August Garden To-Do List
August already! It seems like we planted the garden a few weeks ago and here we are eight weeks into the warm weather growing season. I’m ready to scream UNCLE! to the weed gods and plow what’s left under. Most of our garden is grown in the high tunnel. I’ll start transplanting fall/winter seedlings in September but before I can do that, there have to be seedlings. There’s a lot to do so I’ve made my August Garden To-Do List. If I write it all down I can think about the project I’m working on without trying to remember everything else at the same time.
If you’re in a warmer or cooler climate (reminder: I’m not talking USDA Hardiness Zone) you’ll need to adjust what you do in August. These are strictly suggestions, not rules.
What is the Average Date of First Frost?
Part of your August garden to do list might depend on the average date of your first frost. Mine is around September 7, a full week later than ten years ago. Anything planted outside now has to take the average date of first frost in mind. If you don’t know the date you might call your cooperative extension, a local greenhouse business or your neighbors. Work backward from that date to find out when you need to sow the fall seeds.
In the meantime, here’s my August Garden To-Do List.
- Late blight travels in on the wind and on our bodies and clothes. Start watching for the telltale signs.
- Pinch off new tomato and pepper blossoms at the end of the month. Force growth into the fruit so they’re ripe before they’re killed by frost. Peppers can tolerate light frost. You can buy time by having covers (sheets, blankets, tarps) ready to throw over the plants. If you’re not going to cover the plants, pinch those blossoms.
- Pinch the ends of vine crops to send energy into the fruit/pumpkin/squash/cucumber/etc.
- Sow seeds for transplants in a cold frame or high or low tunnel. I’ll be using 1020 trays and transplanting into six packs before they’re transplanted into the garden. I’ll be planting:
- Spinach, beets, boc choi, tatsoi, kale and other cool-weather greens. Note that everything in this list is a green or a root. No peppers, tomatoes or vine crops.
- Rush tomato ripening in the third week of August by severing roots 12″ from the stem. Use a spade. The plant will OMG! and ripen the tomatoes faster as a means of replacing itself.
- Sow seeds for cool weather transplants. Spinach, turnip, beets (greens) and other cool-loving plants.
- Compost spent plants. Browns can be hard to find this time of year. If you’ve been stock piling paper and cardboard, and spent hay or straw now is the time to put them to work. You can also use wood chips and sawdust as long as they don’t come from pressure treated or other treated wood.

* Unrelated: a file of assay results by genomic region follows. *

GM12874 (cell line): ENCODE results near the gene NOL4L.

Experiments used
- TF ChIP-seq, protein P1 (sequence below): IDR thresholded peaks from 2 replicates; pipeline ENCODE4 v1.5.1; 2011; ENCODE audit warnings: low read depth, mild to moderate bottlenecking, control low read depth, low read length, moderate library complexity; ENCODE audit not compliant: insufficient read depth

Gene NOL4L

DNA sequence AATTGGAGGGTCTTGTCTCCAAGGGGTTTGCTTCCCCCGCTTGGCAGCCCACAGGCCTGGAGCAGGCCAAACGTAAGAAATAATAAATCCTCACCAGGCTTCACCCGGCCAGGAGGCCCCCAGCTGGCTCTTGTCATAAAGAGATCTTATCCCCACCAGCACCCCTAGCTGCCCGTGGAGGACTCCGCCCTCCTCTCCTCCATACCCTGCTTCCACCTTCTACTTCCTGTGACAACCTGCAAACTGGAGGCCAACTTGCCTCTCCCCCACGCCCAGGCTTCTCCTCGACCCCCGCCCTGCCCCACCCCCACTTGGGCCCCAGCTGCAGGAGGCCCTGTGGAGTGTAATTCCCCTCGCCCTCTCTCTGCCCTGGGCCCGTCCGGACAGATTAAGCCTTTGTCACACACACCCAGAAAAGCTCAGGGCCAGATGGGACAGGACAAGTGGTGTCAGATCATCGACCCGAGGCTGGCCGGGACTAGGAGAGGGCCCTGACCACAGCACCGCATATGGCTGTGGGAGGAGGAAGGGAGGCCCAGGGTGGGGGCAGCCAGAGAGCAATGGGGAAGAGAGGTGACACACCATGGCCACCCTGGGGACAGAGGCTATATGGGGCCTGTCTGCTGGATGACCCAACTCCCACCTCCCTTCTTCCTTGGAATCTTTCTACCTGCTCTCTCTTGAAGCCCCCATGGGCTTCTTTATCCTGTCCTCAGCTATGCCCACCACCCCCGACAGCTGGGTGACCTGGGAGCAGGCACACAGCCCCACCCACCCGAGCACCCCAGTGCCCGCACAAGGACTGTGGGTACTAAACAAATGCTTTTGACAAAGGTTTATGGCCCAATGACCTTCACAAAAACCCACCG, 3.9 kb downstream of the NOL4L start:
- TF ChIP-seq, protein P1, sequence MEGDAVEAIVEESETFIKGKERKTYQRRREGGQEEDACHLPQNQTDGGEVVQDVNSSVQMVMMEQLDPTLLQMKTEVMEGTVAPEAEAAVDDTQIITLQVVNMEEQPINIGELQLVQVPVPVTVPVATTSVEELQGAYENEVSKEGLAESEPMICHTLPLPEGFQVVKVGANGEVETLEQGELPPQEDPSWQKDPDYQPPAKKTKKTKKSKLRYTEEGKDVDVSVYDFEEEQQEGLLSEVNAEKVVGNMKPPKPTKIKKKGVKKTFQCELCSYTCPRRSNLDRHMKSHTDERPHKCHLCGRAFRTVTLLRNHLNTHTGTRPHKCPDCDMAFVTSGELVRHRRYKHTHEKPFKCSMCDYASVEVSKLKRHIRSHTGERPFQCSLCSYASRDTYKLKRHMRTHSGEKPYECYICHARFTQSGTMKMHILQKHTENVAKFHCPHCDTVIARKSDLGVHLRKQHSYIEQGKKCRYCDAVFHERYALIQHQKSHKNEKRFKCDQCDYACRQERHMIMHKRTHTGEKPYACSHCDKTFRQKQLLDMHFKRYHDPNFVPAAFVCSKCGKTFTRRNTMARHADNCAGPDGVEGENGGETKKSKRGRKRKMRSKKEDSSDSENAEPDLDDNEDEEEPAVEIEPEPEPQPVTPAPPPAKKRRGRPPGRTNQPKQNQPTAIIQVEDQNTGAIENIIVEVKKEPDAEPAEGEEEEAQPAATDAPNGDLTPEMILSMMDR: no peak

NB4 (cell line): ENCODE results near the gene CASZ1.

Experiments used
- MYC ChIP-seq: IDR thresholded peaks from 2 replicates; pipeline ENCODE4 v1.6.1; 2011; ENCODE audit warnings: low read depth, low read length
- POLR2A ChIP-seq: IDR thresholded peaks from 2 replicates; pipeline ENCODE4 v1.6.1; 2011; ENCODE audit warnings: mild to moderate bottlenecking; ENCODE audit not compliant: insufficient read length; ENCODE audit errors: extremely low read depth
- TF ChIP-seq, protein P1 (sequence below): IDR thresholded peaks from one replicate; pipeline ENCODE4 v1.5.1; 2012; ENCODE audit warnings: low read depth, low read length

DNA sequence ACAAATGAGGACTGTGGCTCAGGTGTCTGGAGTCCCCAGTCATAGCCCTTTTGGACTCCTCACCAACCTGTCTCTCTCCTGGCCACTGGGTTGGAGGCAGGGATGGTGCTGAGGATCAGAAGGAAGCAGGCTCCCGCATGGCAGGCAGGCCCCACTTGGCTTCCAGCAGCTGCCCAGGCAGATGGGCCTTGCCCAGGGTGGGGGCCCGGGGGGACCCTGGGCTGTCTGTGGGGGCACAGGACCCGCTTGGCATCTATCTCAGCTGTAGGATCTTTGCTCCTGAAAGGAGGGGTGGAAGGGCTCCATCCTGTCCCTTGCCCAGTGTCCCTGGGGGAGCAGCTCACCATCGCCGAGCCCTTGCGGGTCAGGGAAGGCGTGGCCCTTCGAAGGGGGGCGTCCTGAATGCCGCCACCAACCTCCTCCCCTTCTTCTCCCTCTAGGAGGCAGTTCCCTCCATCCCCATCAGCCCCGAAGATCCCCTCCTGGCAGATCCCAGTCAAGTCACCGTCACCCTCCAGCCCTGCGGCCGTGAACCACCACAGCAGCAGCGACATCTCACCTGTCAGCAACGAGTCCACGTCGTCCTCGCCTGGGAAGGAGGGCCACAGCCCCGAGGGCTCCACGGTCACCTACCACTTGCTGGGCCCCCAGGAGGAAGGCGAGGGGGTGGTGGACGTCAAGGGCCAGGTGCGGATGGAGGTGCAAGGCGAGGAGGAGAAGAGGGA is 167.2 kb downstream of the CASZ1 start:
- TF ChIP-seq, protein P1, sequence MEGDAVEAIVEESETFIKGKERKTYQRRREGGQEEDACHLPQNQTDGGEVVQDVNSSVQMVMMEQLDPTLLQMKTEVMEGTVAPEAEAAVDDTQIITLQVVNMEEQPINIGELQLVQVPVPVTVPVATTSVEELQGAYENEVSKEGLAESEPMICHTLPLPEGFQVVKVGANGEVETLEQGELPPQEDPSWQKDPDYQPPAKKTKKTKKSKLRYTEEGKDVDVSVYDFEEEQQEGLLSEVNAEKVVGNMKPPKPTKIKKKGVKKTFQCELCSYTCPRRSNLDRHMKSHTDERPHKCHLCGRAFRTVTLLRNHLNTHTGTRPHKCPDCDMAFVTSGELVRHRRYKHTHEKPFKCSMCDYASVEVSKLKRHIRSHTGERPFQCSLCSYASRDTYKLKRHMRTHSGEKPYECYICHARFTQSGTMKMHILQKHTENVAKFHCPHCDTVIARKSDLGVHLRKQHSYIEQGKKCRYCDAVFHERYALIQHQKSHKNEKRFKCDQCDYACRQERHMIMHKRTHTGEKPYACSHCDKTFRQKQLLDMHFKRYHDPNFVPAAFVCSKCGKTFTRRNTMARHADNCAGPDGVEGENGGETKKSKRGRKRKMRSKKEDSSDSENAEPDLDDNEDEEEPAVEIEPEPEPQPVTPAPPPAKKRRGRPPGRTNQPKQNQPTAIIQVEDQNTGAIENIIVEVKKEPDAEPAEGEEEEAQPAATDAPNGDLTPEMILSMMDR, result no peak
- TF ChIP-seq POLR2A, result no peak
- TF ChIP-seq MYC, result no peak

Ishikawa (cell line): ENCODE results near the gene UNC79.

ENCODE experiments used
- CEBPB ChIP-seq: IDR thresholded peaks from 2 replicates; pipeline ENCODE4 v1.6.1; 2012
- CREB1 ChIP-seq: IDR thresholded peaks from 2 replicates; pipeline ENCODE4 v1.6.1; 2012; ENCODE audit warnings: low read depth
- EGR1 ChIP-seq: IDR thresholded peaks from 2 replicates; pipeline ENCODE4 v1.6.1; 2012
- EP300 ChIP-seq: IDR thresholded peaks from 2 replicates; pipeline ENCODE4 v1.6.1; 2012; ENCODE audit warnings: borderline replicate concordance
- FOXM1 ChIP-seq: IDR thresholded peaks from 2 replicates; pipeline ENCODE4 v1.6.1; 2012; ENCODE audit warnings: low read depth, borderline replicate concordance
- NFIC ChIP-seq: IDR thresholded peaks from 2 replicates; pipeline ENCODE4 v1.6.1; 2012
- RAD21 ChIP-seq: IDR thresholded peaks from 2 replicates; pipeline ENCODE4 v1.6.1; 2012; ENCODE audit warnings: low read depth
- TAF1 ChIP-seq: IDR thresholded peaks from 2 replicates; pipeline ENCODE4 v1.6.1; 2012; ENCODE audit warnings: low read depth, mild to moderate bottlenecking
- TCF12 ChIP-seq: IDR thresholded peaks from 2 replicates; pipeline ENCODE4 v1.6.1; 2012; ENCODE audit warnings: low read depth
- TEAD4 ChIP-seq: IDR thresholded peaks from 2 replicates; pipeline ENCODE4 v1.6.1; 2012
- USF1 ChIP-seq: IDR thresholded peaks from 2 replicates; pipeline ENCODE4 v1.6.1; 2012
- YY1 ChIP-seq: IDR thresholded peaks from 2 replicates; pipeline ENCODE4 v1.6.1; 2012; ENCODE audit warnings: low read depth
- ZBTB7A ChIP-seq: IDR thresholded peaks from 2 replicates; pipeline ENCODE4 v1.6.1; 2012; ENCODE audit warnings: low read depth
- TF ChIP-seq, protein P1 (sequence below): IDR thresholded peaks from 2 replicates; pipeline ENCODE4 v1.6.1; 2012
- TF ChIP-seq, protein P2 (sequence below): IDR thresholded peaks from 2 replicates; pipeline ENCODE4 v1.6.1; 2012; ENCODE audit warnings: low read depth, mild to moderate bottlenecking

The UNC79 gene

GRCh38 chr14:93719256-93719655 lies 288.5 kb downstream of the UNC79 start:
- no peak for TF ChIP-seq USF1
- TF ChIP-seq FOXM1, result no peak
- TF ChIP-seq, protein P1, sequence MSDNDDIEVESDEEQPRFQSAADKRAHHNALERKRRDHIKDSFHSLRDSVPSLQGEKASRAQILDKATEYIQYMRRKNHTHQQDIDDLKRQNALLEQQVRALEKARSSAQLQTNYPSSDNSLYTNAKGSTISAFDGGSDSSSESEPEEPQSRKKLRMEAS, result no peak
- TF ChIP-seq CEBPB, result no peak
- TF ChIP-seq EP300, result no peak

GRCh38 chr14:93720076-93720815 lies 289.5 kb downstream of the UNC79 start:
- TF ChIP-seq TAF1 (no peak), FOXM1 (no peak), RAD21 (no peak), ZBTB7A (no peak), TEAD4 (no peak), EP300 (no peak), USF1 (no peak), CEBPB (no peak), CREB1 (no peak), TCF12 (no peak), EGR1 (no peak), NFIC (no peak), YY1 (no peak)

- Water deeply. This is especially important in the heat of August. We get less rain in August than other summer months. Water deep and less often rather than shallow and daily. This really isn’t any different than any other month but since it’s so important in August it’s worth repeating.
- Get your low tunnels ready.
- Ribs: if you don’t have them, get them now. If you start with straight pipes you’ll need to bend them.
- Take your greenhouse polyethylene (aka plastic and film) out of storage or buy what you need
- I’ll write out a how-to soon, and we’ll talk about how to make and use them.
- At the end of August – soil test. Do it now so you know how to amend the soil in the fall. Your results will come back faster than if you wait until spring when most other gardeners are sending their samples.
- Pay attention to the weather forecast if you’re in an area where frost starts in late summer.
- If you let peas, beans or other plants mature so you can save seeds, check them now, and check them often so you don’t miss the harvest time. If you leave peas and beans too long they’ll germinate this year, and then they’re lost.
If you have more greens than you can compost (kitchen waste, for example) you can buy the food/plants and let the soil dwellers do the work. You can feed the microherd and earthworms while they feed the soil. Trench composting is a big time saver. Dig a hole, drop in the greens, back fill the hole. You can mark the spot with a stake if you’re not making a row so that you can find it in the spring. Plant your spring transplants in the rich soil.
It’s probably time to pull the garlic. Choose the garlic you want to plant for next year’s crop before you cure your harvest for storage.
My onions are starting to die back and fall over. The onions won’t grow much more now. I’ve been pulling one as I need it for about a month. As time passed the flavor improved.
If you’re done with garden space for the year you should amend the soil as needed. We almost can’t add too much lime here. Go to your soil test to see what you need. When your soil is ready, plant a cover crop for winter. You don’t want to leave bare ground for erosion or nutrient loss. If you have a lot of weeds you might want to choose a cover crop that smothers weeds. Cover crops serve a lot of purposes. You’re cooperative extension should be able to help you weed through (see what I did there?) your needs and options. While you have them on the phone, ask what to add to your August garden list.